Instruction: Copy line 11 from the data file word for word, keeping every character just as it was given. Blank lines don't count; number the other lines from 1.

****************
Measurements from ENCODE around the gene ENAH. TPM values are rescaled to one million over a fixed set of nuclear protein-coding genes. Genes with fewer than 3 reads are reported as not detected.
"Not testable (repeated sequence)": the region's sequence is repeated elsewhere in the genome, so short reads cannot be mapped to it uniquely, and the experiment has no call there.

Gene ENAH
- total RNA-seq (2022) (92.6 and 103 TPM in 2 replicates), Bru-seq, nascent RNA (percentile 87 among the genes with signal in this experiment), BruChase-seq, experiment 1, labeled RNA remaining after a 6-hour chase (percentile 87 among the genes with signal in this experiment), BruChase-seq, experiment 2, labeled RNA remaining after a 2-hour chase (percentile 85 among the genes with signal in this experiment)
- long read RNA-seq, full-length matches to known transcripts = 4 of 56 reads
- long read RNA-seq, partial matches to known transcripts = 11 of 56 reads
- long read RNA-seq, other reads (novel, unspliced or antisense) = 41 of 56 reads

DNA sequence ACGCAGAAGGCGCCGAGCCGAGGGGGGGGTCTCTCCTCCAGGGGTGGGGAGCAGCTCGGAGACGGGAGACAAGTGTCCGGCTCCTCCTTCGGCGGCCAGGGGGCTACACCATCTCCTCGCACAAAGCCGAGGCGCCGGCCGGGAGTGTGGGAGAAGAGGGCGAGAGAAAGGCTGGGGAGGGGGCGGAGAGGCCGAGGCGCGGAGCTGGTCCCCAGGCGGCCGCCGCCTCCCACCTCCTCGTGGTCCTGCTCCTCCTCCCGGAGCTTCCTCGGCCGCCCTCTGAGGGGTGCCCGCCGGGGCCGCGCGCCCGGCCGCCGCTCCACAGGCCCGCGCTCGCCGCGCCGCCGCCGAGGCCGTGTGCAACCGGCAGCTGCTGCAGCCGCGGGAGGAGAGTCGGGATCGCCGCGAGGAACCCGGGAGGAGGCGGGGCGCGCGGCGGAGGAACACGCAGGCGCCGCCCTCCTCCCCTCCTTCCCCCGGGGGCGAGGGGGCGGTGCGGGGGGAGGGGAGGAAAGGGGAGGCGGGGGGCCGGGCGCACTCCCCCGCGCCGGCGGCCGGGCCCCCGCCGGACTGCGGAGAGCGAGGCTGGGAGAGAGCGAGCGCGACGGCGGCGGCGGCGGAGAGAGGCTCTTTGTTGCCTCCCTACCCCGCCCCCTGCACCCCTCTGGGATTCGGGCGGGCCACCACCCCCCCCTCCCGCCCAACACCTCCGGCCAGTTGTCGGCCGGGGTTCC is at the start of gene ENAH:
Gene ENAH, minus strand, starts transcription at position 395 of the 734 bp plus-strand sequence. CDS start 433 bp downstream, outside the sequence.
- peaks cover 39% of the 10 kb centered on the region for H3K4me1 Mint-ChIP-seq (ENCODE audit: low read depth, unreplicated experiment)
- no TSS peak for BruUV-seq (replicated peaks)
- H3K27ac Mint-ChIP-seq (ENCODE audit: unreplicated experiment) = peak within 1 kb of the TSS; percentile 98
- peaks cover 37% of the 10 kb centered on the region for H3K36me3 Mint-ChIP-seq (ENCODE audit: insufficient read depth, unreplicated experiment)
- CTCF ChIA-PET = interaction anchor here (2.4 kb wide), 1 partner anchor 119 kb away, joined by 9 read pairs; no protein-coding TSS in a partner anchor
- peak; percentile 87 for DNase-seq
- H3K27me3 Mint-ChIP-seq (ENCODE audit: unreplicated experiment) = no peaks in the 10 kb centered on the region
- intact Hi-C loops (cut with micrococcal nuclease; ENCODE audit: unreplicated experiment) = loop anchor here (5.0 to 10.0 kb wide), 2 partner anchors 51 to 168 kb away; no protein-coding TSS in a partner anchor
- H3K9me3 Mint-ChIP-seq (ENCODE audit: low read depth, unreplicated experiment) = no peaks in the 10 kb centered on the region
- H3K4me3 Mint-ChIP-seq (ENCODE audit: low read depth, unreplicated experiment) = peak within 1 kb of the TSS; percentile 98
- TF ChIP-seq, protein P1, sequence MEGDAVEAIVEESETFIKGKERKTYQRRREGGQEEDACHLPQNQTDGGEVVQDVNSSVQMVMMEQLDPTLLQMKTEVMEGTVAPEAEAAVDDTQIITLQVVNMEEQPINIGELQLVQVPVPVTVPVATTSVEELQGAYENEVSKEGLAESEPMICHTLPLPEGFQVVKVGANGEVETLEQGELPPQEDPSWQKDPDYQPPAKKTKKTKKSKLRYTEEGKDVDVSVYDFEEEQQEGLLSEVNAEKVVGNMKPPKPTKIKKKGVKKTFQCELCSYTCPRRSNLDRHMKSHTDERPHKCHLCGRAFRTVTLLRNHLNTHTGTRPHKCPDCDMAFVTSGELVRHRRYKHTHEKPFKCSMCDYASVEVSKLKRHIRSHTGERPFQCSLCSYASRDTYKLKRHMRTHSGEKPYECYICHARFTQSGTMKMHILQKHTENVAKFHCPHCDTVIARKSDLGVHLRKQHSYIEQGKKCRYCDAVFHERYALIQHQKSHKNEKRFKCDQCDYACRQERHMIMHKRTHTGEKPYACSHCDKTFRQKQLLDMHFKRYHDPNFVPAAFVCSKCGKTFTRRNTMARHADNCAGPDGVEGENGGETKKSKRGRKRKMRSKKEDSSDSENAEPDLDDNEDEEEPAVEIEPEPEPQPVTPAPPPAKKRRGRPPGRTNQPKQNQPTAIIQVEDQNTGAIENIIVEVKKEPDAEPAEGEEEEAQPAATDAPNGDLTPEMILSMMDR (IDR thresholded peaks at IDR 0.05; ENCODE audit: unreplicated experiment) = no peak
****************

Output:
- no TSS peak for BruUV-seq (replicated peaks)